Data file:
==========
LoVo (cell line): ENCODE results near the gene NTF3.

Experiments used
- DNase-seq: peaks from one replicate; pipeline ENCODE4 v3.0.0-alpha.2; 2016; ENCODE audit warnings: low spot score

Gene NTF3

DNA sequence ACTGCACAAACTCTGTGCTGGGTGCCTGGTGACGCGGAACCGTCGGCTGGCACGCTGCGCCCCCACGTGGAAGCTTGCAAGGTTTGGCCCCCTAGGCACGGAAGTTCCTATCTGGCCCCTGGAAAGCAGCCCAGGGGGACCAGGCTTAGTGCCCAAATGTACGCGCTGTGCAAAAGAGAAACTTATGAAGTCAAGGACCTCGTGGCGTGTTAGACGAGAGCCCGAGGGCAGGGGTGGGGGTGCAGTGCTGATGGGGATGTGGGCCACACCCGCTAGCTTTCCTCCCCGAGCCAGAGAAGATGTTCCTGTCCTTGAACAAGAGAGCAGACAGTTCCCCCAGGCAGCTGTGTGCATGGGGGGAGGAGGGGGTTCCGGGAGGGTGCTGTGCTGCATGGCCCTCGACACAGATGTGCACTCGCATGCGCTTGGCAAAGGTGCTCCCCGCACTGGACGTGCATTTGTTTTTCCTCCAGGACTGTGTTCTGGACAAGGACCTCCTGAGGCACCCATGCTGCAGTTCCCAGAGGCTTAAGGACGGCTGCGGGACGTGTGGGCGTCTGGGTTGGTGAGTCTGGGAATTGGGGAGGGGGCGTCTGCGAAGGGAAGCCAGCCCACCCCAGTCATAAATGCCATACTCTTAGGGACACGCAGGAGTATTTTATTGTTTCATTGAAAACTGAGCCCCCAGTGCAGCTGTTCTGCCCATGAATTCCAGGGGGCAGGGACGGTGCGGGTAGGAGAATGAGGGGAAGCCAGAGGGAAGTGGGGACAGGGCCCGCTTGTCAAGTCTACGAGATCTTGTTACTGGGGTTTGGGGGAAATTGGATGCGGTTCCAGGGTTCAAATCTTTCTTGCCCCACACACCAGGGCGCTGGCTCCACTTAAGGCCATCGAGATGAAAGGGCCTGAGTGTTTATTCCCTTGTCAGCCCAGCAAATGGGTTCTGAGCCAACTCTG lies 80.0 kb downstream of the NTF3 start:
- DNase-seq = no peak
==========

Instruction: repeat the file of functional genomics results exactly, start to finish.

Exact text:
LoVo (cell line): ENCODE results near the gene NTF3.

Experiments used
- DNase-seq: peaks from one replicate; pipeline ENCODE4 v3.0.0-alpha.2; 2016; ENCODE audit warnings: low spot score

Gene NTF3

DNA sequence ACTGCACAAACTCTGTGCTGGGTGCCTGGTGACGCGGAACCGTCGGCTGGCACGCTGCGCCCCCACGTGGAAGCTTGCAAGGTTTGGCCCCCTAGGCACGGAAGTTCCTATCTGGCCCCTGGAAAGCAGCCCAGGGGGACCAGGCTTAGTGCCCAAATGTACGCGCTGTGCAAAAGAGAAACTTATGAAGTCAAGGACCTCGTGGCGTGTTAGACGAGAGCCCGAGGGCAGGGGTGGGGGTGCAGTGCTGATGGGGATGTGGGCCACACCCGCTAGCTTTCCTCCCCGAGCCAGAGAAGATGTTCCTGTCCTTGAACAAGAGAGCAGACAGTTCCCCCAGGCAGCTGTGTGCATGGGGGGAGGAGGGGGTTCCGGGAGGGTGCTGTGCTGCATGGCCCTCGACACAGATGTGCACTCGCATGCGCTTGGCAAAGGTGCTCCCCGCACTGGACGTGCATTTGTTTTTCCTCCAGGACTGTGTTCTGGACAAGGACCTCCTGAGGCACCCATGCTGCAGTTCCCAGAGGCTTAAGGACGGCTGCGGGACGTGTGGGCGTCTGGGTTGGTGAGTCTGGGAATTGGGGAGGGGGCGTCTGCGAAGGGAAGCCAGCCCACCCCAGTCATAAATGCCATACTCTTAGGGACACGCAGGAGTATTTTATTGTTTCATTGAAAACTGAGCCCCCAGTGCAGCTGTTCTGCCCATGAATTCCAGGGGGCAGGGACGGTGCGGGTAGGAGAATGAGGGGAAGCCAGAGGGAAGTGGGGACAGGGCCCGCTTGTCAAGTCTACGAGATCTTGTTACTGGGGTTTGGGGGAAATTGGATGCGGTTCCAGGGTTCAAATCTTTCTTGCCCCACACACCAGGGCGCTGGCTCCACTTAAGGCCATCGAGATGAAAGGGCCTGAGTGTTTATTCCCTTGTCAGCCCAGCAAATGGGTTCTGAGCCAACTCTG lies 80.0 kb downstream of the NTF3 start:
- DNase-seq = no peak